mosquitoes and sandflies in the scenery to permit of contemplation
of any kind. Never have I seen sandflies and mosquitoes in such
appalling quantities. With a wild ping of joy the latter made for
me, and I retired promptly into a dark corner of the verandah,
swearing horribly, but internally, and fought them. Mr. Hudson,
Agent-general, and Mr. Cockshut, Agent for the Ogowe, walk up and
down the beach in front, doubtless talking cargo, apparently
unconscious of mosquitoes; but by and by, while we are having
dinner, they get their share. I behave exquisitely, and am quite
lost in admiration of my own conduct, and busily deciding in my own
mind whether I shall wear one of those plain ring haloes, or a solid
plate one, a la Cimabue, when Mr. Hudson says in a voice full of
reproach to Mr. Cockshut, "You have got mosquitoes here, Mr.
Cockshut." Poor Mr. Cockshut doesn't deny it; he has got four on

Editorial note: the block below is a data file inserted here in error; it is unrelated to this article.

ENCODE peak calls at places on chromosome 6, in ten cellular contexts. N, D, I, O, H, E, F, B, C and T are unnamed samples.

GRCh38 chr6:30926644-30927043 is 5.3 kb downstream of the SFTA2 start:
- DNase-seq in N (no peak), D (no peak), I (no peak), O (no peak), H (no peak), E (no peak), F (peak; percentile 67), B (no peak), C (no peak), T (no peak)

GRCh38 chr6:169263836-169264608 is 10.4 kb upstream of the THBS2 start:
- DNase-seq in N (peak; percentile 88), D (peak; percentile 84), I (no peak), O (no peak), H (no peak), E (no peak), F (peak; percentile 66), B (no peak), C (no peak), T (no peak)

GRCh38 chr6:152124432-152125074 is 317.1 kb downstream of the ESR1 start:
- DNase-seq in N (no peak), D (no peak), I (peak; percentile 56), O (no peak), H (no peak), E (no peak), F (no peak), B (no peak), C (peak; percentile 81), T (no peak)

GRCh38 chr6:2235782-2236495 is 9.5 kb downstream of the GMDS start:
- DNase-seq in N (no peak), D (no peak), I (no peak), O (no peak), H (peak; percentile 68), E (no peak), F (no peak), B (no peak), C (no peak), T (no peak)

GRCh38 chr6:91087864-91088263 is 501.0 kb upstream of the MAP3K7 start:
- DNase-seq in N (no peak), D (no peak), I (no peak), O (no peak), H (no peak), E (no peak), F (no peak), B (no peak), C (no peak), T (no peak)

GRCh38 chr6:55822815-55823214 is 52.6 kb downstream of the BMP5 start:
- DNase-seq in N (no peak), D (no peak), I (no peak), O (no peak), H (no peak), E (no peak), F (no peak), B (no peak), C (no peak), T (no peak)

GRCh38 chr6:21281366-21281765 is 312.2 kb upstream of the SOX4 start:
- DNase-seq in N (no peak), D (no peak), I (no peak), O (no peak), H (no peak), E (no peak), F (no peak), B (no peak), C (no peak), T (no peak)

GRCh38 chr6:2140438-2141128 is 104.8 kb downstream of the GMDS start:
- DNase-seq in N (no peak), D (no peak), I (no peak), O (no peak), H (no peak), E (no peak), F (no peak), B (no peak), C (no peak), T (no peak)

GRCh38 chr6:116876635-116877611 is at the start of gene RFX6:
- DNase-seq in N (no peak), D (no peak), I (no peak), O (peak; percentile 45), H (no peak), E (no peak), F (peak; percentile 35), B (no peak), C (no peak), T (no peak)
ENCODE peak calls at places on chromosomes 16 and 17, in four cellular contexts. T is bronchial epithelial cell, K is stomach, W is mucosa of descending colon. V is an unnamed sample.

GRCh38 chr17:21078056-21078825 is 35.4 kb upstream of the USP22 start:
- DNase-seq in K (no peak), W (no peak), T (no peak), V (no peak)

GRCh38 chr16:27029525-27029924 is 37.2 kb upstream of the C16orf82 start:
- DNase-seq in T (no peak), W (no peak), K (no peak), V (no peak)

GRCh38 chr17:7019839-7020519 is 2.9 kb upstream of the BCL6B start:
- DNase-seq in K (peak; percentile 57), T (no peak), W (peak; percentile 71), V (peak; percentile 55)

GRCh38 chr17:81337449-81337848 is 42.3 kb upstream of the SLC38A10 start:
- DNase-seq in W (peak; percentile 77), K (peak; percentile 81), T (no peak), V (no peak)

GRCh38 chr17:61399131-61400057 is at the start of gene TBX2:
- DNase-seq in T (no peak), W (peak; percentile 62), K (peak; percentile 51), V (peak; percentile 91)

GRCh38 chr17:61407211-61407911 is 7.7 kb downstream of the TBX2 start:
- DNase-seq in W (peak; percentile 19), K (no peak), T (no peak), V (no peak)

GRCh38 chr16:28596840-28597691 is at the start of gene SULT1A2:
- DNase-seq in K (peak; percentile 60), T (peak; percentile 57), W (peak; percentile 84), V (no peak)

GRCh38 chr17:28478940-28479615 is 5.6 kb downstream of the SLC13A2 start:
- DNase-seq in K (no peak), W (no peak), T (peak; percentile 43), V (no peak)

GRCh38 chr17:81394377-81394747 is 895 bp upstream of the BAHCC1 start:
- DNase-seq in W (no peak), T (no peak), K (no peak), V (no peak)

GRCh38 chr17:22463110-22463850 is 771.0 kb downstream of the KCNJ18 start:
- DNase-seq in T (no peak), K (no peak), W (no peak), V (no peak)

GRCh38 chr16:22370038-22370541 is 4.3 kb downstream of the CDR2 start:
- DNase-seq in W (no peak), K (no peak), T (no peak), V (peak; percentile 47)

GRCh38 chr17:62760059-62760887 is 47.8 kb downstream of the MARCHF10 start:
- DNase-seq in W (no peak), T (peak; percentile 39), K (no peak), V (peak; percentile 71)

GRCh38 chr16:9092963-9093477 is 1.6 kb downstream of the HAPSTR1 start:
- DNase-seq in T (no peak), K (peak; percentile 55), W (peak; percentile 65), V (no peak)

his forehead and his hands are sprinkled with them, but he says:
"There are none at Njole," which we all feel is an absurdly lame
excuse, for Njole is some ninety miles above Lembarene, where we now
are. Mr. Hudson says this to him, tersely, and feeling he has
utterly crushed Mr. Cockshut, turns on me, and utterly failing to
recognise me as a suffering saint, says point blank and savagely,
"You don't seem to feel these things, Miss Kingsley." Not feel
them, indeed! Why, I could cry over them. Well! that's all the
thanks one gets for trying not to be a nuisance in this world.


Anyone who can sit in the midst of mosquitoes like that and swear only internally certainly gets at least a "plain ring halo" from me!

And the calmness, at least in print, with which she later deals with elephant ticks, wins the solid plate halo. When I first encountered ticks, I think I stayed indoors for a whole summer.

I'll leave you with one more quote, her remarks after she fell into a game pit.
The path was slightly indistinct, but by keeping my eye on it I
could see it. Presently I came to a place where it went out, but
appeared again on the other side of a clump of underbush fairly